White antelope, Screwhorn antelope

Addax nasomaculatus
Population size
Life Span
19-25 yrs
60-125 kg
95-115 cm
120-130 cm

The addax is an antelope of middle size, perfectly suited to living in harsh desert landscapes. A native of the Sahara Desert for thousands of years, it has thrived in regions where few other animals could survive. As with most other antelopes, male and female both have horns, which are slightly spiraled and can be more than a meter long. Their hooves are splayed so that they can travel on sand. Their short, glossy coat is grey-brown in the winter, fading during the summer months to almost white. Out of the antelopes, the addax is the one most adapted to the desert. It drinks very little water, surviving on the moisture from the vegetation it eats.


Found across northern Africa in the past, on both the west and east sides of the Sahara, today addax populations exist in just a fragment of their former range in Chad, Niger, and possibly along the Mali - Mauritania border. These animals inhabit semi-deserts, arid regions, and stony and sandy deserts. They can occur in extremely arid regions that have less than 100 mm rainfall per year. They also live in deserts where tussock grasses and the succulent thorn scrub cornulaca grow.

Addax habitat map



Climate zones

Habits and Lifestyle

Addax are active mainly during the night, especially in the hot season; during the day, they will dig 'beds' under shade into the sand to avoid the desert sun’s heat and to shelter from sandstorms. Individual addax can live some distance from one another in their habitat without causing any problems because of their sensory skills whereby they can detect and find each other over huge distances. They are also able to track rainfall, heading for rainy areas where there is more vegetation. Some addax live with others in herds of 5-20 individuals of males and females. The herds usually stay in one place, though they may wander when searching for food. The eldest dominant male usually leads the herd. Females establish a dominance hierarchy, the oldest animals having the highest ranking. Addax are known as "short leg" runners and cannot run very fast, so fall prey to predators which are faster.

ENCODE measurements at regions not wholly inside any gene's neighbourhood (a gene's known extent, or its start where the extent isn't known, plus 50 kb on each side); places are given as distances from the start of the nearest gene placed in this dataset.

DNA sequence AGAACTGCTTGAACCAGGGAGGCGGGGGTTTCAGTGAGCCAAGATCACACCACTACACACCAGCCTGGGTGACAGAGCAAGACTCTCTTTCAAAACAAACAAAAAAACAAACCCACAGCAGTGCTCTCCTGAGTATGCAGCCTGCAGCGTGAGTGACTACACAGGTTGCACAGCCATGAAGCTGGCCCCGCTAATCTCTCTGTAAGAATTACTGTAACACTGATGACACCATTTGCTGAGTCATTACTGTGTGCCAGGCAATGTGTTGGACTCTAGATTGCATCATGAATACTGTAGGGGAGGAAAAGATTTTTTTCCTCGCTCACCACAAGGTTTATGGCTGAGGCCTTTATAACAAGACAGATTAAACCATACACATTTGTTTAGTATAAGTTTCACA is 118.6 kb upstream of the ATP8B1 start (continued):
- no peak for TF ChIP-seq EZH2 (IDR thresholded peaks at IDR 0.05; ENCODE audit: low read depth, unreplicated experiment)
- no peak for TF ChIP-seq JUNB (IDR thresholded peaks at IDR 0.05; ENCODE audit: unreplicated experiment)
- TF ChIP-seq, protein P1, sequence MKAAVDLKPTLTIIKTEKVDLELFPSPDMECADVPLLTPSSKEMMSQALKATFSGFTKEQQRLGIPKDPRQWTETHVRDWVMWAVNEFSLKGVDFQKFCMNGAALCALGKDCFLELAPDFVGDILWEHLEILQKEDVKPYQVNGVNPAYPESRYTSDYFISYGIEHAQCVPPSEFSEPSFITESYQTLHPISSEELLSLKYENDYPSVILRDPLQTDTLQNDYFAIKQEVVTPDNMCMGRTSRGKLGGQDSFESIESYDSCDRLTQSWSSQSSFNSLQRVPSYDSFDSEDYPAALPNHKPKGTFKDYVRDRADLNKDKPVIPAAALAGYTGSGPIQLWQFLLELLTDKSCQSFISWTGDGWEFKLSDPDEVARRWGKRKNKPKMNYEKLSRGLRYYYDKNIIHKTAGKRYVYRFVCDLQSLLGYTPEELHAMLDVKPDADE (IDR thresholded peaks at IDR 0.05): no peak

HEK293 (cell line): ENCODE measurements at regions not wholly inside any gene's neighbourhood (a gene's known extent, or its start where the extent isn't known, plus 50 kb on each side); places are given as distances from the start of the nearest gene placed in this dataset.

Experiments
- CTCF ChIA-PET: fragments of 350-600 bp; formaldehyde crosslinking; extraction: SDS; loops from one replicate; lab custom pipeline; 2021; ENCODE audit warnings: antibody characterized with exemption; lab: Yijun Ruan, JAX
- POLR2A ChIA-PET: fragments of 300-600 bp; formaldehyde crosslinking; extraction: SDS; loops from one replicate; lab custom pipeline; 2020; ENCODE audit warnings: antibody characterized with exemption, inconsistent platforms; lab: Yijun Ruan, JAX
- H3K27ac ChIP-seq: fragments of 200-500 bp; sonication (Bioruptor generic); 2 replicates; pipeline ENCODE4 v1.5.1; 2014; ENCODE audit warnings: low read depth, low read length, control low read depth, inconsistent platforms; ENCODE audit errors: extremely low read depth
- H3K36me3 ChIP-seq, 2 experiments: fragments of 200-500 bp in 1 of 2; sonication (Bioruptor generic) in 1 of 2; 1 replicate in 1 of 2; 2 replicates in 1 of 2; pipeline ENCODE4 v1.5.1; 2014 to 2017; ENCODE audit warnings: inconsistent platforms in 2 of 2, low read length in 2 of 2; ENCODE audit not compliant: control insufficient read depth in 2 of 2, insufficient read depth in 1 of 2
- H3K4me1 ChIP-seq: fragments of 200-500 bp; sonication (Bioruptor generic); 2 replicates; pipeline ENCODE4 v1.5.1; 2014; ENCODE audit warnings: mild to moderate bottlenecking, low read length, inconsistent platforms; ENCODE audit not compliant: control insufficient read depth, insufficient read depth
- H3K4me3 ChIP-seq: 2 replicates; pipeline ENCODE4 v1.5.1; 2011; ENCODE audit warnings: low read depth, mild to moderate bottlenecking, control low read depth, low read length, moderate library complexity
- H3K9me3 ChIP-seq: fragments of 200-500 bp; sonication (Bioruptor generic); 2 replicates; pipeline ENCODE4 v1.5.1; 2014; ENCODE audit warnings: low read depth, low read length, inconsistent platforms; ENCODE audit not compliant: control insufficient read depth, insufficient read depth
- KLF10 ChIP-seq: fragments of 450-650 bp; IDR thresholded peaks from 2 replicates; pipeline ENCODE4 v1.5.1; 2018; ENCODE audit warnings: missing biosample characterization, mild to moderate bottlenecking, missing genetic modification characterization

Seasonal behavior

Diet and Nutrition

This species is herbivore (folivore) and eats desert grasses, and also herbs and acacia species when grass is unavailable.

Mating Habits

257-264 days
1 calf
23-39 weeks

Addax exhibit polygynous mating behavior. Males try to establish a territory of their own, attempting to keep breeding females inside the boundaries. A male will mate with a number of females in his territory. Year-round breeding occurs, with birth peaks in early spring and winter. Gestation lasts for 257-264 days, with one young being almost always the case. The calf is hidden for about the first 6 weeks and its mother suckles it 2 – 3 times each day. It is weaned at 23-39 weeks. Males are reproductively mature by about 24 months, and females at the time of the second or third summer.


Population threats

Addax are slow running, heavily built antelopes and so are easy prey for people with modern weapons. Many resident populations have been decreased or eliminated by hunting in many parts of this animal’s original range. Four-wheel-drive vehicles with tourists also affect addax by chasing them to the point of exhaustion and death. Recent droughts, increasing human population, and desertification of savanna lands have all contributed to decreasing addax populations.

Population number

According to the IUCN Red List, the total addax population size is around 30-90 mature individuals. Currently this species is classified as Critically Endangered (CR) and its numbers today are decreasing.

Fun Facts for Kids

  • Addax are amongst the world’s most endangered mammals.
  • The addax in its native habitat is very rare but in captivity it is quite common. One of the biggest captive breeding herds is in Hanover Zoo in Germany.
  • The addax is in the "horse antelopes" family because of its horse-like build and its mane.
  • When addax populations were more abundant, they migrated seasonally between the Sahel and the Sahara, and groups of 1,000 individuals could be seen.
  • Addax walk by throwing their wide-hoofed feet sideways, thus avoiding brushing them against the opposite limb, instead, placing one foot behind the other, creating tracks in a single line.
  • Addax run in a flat gallop, with a stiff-kneed stride, because of minimal leg flexing when it is running. It is one of the slowest antelopes, this perhaps being due to its adaptation to terrain that is sandy.
  • The color of the coat of these desert antelopes changes from white in summer to dark grayish-brown in winter - an efficient way of maintaining the body’s temperature.


1. Addax Wikipedia article -
2. Addax on The IUCN Red List site -

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